Developers interested in conducting feasibility studies at any identified site would need to acquire a FERC preliminary permit and contact the Corps district with jurisdiction over the site.

FERC sets geographic limits on municipal preference

The Federal Energy Regulatory Commission has for the first time established geographic limits on the granting of municipal preference in the issuance of preliminary permits to study developing hydroelectric projects.

Assuming two permit applications are substantially equal, the Federal Power Act requires FERC to grant preference to municipalities when they compete with non-municipalities for the same site. The FPA defines “municipality” as a “city, county, irrigation district, drainage district or other political subdivision or agency of a state competent under the laws thereof to carry on the business of developing, transmitting, utilizing or distributing power.”

In a Dec. 19 order, FERC limited municipal preference based on the fact the municipality, Western Minnesota Municipal Power Agency, is located almost 400 miles from the project site.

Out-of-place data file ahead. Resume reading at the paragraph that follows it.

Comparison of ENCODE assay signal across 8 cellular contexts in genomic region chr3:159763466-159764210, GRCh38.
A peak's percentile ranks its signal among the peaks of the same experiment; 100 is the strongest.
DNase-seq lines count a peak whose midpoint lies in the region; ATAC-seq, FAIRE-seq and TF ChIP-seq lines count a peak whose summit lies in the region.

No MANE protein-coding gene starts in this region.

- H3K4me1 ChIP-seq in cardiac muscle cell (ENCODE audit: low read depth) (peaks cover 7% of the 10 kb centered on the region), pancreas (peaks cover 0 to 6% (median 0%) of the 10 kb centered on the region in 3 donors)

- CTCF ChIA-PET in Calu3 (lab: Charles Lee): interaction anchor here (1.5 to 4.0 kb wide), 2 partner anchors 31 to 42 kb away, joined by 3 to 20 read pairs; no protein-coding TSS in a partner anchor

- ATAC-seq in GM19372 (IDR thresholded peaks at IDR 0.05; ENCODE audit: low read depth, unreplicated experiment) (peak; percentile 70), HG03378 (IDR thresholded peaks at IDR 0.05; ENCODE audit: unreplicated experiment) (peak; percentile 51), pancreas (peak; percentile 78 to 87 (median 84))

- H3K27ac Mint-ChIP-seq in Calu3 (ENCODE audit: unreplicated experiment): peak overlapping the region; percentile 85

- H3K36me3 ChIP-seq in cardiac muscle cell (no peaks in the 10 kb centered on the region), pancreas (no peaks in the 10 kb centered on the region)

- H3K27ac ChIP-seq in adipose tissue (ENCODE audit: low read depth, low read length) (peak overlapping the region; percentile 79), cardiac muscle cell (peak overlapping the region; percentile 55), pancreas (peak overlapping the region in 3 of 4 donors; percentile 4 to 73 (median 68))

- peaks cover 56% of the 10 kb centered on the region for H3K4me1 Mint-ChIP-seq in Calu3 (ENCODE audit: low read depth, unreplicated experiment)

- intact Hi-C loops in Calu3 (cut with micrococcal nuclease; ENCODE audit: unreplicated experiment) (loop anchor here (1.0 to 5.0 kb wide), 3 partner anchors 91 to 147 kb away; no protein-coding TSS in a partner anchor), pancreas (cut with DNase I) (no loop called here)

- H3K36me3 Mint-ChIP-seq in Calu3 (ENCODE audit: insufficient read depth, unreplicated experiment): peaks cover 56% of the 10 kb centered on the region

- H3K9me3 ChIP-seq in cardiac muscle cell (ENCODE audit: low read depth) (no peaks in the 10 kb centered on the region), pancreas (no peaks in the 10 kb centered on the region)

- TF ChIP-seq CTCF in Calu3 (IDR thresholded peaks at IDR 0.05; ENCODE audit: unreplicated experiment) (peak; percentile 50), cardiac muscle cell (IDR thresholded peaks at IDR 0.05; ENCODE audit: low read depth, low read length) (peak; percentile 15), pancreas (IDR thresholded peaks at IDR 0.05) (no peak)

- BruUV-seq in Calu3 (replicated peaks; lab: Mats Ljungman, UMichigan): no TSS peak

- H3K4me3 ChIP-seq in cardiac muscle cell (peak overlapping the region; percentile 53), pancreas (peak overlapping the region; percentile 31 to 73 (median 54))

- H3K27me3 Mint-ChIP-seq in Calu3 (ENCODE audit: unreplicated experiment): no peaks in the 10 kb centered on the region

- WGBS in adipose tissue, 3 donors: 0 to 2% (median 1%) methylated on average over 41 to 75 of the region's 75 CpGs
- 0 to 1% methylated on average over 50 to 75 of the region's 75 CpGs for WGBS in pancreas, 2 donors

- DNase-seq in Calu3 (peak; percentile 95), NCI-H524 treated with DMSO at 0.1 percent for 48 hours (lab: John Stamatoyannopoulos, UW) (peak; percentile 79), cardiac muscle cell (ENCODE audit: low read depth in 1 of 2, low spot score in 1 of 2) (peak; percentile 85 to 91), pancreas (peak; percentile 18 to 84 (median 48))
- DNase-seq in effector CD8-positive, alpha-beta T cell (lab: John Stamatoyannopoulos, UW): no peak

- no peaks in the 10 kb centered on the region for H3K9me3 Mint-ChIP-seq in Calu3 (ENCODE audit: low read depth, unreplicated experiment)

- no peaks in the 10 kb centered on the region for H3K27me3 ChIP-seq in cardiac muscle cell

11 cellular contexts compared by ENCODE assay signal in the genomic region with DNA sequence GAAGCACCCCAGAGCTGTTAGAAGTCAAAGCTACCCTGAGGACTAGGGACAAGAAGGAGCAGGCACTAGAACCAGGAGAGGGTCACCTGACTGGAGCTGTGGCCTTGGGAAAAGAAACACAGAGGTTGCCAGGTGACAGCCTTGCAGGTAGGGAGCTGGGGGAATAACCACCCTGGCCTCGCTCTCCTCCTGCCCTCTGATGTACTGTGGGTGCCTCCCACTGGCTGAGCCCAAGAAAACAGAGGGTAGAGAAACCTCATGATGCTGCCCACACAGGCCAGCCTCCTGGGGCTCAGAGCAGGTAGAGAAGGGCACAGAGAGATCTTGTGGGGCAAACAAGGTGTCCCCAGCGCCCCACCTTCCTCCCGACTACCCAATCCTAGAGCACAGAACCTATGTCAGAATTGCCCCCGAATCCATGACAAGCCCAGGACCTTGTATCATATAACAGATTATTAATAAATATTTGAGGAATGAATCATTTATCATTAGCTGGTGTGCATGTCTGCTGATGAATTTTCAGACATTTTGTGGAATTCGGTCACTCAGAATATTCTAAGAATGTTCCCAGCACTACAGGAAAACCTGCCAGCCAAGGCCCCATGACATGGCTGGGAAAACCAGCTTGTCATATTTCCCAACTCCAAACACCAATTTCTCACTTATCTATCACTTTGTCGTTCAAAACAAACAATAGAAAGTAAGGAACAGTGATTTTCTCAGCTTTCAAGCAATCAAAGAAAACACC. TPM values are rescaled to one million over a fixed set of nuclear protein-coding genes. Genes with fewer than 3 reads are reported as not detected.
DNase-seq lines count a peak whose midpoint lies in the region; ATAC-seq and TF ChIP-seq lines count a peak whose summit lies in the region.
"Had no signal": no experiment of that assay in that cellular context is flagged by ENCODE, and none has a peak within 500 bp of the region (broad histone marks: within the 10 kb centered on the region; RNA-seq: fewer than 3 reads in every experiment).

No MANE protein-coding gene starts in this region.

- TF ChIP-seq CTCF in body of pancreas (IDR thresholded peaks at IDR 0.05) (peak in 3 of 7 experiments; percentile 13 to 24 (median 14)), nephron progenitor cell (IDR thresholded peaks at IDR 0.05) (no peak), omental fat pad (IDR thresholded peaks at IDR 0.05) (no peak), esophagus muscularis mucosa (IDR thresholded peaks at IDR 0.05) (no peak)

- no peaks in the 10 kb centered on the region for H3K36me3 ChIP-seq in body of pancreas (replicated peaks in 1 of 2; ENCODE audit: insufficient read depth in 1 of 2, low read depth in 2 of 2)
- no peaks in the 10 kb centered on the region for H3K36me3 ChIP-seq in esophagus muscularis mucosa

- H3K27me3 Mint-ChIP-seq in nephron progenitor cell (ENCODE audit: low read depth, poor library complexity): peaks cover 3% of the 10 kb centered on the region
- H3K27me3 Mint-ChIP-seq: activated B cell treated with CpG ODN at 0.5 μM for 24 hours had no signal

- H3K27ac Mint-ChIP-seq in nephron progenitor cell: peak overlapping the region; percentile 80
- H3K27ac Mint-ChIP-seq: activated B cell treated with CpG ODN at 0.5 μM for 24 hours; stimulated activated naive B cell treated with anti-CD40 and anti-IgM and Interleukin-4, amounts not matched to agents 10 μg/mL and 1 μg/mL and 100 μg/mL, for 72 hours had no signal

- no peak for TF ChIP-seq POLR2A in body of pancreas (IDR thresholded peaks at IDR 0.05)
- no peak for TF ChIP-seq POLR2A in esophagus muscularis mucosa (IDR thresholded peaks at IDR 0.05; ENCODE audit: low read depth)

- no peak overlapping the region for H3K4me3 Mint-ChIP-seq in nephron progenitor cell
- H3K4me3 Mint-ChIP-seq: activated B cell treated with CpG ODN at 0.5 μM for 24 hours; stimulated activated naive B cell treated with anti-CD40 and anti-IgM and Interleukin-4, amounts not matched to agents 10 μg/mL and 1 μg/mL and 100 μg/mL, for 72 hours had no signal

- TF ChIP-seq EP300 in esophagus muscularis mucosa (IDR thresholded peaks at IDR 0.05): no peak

Western Minnesota and FFP Qualified Hydro 14 LLC, a unit of Free Flow Power, filed competing applications on Feb. 1, 2013, to study developing a hydro project at the U.S. Army Corps of Engineers’ Saylorville Dam on the Des Moines River in Polk County, Iowa. FFP’s filing was to renew an expiring preliminary permit it already held for the project, 14.4-MW Saylorville Dam Water Power project. Western Minnesota filed for the 15-MW Saylorville Hydroelectric project and asserted municipal preference.

FERC rejected Western Minnesota’s claim, saying the best reading of the FPA statute is that municipalities should be accorded preference only with respect to the development of water resources that are in their vicinity. “…it is difficult to discern what public interest is served by giving a municipality a preference with respect to a project that is far from the site of the municipality,” the order said. “To do so would effectively make municipalities super-competitors with respect to all new hydropower developments, regardless of their location.”

FERC added that its interpretation is supported by FPA Section 4(f) that requires the commission to give notice of a permit application “to any state or municipality likely to be interested in or affected by such application.”

The commission found that the Western Minnesota and FFP applications were substantially equal and were filed at the same time. As a result, it held a drawing for a “first-in-time tiebreaker.” FFP won and received a successive permit for the project.